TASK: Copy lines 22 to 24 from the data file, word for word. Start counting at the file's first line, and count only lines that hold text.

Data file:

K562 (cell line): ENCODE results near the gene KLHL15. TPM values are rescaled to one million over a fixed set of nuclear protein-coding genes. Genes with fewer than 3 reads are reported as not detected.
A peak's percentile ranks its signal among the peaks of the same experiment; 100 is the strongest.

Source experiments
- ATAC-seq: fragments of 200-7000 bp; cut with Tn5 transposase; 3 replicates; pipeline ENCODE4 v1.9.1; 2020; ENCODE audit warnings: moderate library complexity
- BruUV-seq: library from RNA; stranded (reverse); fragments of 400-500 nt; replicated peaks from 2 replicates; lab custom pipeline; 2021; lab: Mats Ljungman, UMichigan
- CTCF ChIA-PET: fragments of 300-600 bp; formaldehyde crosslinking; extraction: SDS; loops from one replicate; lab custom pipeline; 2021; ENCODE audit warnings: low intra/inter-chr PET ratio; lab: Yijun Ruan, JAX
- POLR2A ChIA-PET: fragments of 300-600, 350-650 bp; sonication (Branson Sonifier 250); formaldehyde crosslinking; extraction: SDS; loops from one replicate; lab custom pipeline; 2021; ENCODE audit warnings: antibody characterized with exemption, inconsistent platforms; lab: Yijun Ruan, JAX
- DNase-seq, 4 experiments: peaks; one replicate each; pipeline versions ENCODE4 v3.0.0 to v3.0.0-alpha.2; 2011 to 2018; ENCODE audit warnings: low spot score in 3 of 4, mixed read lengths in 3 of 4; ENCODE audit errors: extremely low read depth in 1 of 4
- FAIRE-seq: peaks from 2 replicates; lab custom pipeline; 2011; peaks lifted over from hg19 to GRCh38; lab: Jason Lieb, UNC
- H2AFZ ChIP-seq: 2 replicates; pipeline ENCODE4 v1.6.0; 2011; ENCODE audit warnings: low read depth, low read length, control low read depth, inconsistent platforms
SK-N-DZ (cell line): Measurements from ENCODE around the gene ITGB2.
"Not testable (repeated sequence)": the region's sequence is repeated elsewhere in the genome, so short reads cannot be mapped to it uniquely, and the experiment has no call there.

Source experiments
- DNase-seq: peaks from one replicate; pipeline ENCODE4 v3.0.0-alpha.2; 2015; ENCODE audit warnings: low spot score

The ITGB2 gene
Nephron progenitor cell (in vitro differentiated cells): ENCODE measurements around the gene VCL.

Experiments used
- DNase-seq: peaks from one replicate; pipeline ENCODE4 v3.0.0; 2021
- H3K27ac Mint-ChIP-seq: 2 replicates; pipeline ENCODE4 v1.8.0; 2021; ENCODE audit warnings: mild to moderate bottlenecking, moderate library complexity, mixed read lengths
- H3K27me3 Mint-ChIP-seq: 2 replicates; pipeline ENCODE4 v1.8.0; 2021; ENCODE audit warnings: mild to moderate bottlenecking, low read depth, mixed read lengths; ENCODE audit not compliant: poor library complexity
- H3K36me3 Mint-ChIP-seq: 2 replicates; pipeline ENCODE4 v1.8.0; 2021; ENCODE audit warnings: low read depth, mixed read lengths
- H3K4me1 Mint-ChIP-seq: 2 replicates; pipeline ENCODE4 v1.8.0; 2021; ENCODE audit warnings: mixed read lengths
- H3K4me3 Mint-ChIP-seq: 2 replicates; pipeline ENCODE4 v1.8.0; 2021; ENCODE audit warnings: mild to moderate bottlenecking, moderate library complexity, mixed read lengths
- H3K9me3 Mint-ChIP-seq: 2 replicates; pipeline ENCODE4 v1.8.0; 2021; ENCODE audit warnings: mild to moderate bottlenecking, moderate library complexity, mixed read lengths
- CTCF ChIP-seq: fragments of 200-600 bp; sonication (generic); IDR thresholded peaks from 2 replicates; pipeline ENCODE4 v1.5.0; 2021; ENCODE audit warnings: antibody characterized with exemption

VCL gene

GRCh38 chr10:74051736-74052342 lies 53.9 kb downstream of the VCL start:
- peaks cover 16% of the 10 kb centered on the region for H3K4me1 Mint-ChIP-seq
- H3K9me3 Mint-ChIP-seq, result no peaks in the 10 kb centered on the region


- H3K4me1 Mint-ChIP-seq: 2 replicates; pipeline ENCODE4 v1.8.0; 2021; ENCODE audit warnings: mixed read lengths
- H3K4me3 Mint-ChIP-seq: 2 replicates; pipeline ENCODE4 v1.8.0; 2021; ENCODE audit warnings: mild to moderate bottlenecking, moderate library complexity, mixed read lengths
- H3K9me3 Mint-ChIP-seq: 2 replicates; pipeline ENCODE4 v1.8.0; 2021; ENCODE audit warnings: mild to moderate bottlenecking, moderate library complexity, mixed read lengths